Avoid costly job search mistakes
IT’S always fun to hear about the big mistakes job applicants make — like showing up in sweatpants or falling asleep during the interview. (And yes, both of those things have happened.)
It’s less fun to hear about the smaller mistakes — like someone showing up five minutes late or having a typo on the first line of a cover letter — but turns out, those tiny blunders are what hiring managers complain about the most.
1. Including every accomplishment It’s not important to include that you worked as a dog walker for three months of college and every single thing from that point until now.
Think of it this way: Hiring managers just want the highlights; they want to know what’s compelling about you as quickly as possible (especially if they’re reading hundreds of resumes). If you really want to go into more detail, save it for the interview.
2. Including an objective statement Objective statements just eat up space on your resume that could be spent telling an employer how stellar you are. The only time one of these sentences is necessary is if you’re making a gigantic career change and your experiences don’t line up entirely with the position.
Still want to write some sort of introductory line on your resume? Try out the summary statement. Some people swear by it. 3. Including blatant typos Yes, we know you’ve heard it again and again and again. But given that a 2013 CareerBuilder survey found that 58 percent of resumes have typos, we’re going to say it just one more time.
How can you stop falling prey to resume typos? Have someone else read your resum e— often, other people can more easily spot errors because they haven’t been staring at the page for hours.
If that’s really not possible, use Muse editor-in-chief Adrian Granzella Larssen’stips for proofreading your own resume: “It’s helpful to temporarily change the font, or to read your resume from the bottom up — your eyes get used to reading a page one way and can often catch new errors when you mix the format up.”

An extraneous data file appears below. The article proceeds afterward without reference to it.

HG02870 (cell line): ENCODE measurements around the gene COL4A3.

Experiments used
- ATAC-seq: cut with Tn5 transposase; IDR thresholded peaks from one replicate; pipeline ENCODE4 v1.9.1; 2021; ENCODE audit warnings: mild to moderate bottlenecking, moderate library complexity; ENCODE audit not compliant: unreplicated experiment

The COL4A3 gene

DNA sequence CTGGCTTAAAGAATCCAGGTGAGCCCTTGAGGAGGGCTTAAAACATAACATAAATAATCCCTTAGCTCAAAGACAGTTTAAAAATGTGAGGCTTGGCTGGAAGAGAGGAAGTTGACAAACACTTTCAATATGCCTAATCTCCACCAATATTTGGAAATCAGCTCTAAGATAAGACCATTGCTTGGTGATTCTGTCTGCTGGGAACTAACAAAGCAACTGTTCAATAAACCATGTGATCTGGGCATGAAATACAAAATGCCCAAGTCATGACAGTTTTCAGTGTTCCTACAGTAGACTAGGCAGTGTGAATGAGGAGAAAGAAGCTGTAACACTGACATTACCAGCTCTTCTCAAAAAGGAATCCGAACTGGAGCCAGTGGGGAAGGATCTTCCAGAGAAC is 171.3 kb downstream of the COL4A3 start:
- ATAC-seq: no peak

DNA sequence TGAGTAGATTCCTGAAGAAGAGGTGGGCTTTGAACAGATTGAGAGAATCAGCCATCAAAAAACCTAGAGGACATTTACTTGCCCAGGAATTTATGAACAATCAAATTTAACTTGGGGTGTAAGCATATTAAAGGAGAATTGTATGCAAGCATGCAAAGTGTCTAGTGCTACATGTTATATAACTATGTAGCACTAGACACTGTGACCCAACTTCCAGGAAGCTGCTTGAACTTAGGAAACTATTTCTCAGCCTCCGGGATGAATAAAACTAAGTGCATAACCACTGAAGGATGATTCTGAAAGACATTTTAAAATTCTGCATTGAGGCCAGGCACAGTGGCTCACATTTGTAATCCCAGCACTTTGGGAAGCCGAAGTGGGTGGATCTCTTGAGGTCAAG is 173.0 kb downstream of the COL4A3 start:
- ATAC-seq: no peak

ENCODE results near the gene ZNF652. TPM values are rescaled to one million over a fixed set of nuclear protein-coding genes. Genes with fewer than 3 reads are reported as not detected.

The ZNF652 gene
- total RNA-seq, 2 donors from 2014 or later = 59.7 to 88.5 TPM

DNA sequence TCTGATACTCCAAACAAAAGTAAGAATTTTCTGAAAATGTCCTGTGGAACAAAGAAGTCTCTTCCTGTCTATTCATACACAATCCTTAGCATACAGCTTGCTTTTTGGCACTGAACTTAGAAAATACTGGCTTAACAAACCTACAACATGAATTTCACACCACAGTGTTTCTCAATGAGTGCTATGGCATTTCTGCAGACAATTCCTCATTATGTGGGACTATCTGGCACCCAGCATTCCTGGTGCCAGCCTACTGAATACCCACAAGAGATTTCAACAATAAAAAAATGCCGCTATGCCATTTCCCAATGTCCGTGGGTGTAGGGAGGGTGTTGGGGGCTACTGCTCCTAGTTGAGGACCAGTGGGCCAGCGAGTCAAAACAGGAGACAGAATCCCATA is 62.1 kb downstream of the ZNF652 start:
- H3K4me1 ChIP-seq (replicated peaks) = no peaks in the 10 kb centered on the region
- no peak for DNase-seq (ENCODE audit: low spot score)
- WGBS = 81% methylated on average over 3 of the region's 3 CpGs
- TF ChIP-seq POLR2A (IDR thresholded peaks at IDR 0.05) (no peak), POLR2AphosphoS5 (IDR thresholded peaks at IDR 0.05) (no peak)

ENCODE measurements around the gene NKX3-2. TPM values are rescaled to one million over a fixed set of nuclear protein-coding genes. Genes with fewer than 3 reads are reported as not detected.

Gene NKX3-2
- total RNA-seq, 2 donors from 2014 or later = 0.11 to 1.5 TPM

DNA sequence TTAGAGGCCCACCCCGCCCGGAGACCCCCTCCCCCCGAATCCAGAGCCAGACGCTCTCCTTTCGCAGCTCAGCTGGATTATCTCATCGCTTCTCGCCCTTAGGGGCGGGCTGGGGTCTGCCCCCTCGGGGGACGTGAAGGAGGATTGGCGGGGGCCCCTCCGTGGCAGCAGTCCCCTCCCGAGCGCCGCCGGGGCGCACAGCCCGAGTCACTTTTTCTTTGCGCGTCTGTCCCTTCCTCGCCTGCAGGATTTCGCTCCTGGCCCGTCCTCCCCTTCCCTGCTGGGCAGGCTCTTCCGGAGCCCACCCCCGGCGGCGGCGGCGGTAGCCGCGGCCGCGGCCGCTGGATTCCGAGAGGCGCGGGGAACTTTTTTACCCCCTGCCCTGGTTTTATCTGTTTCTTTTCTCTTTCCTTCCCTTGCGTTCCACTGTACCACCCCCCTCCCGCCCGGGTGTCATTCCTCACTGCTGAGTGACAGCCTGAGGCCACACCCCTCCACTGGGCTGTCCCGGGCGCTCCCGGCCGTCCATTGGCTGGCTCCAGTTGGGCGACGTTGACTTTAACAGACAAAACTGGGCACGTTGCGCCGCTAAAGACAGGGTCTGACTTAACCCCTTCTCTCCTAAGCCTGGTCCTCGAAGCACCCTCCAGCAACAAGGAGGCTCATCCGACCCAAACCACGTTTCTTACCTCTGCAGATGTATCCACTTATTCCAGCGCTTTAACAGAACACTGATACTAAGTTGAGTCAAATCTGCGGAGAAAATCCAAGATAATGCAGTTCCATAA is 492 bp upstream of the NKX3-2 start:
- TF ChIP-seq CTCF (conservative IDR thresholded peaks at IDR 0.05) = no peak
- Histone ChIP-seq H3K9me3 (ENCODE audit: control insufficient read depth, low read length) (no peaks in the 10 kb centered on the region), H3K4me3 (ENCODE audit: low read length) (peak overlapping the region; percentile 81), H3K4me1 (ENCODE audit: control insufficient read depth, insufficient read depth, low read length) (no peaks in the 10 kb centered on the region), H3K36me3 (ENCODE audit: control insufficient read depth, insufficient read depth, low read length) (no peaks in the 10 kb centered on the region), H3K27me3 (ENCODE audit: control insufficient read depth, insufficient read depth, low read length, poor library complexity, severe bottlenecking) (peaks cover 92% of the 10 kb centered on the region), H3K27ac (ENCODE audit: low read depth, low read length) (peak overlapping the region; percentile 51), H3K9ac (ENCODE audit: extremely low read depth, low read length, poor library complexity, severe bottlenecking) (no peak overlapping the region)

4. Lying Another pretty obvious one, but believe us — it still happens. (A candidate listed a certain skill on her resume, then when we asked her about her experience in it, she looked at us blankly and admitted it was simply “something she wanted to learn more about.”)
Remember what your mama told you: Honesty is always the best policy. If you feel like there’s part of your background that’s not quite up to snuff, your best bet is creative — but truthful — positioning.
5. Not tailoring your resume to the job Once your resume makes it in front of the eyes of a hiring manager, you want it to scream, “I’m perfect for this job!” Right? Well, practically speaking, this means you can’t submit the same resume and cover letter for every job you apply to.
Since each position will list different requirements, each application you submit should highlight your past experience and accomplishments specific to that particular job.
6. Including random, unrelated, or offputting hobbies Unfortunately, hiring managers usually don’t care if you love basketball, are active in your book club, or are a member of a Dungeons and Dragons group, but we still see this stuff on resumes anyway.
Eliminate anything that’s not totally transferable to work-related skills (or a really, really epic conversation starter).
Knowing a few resume rules will reduce stress and help avoid costly mistakes.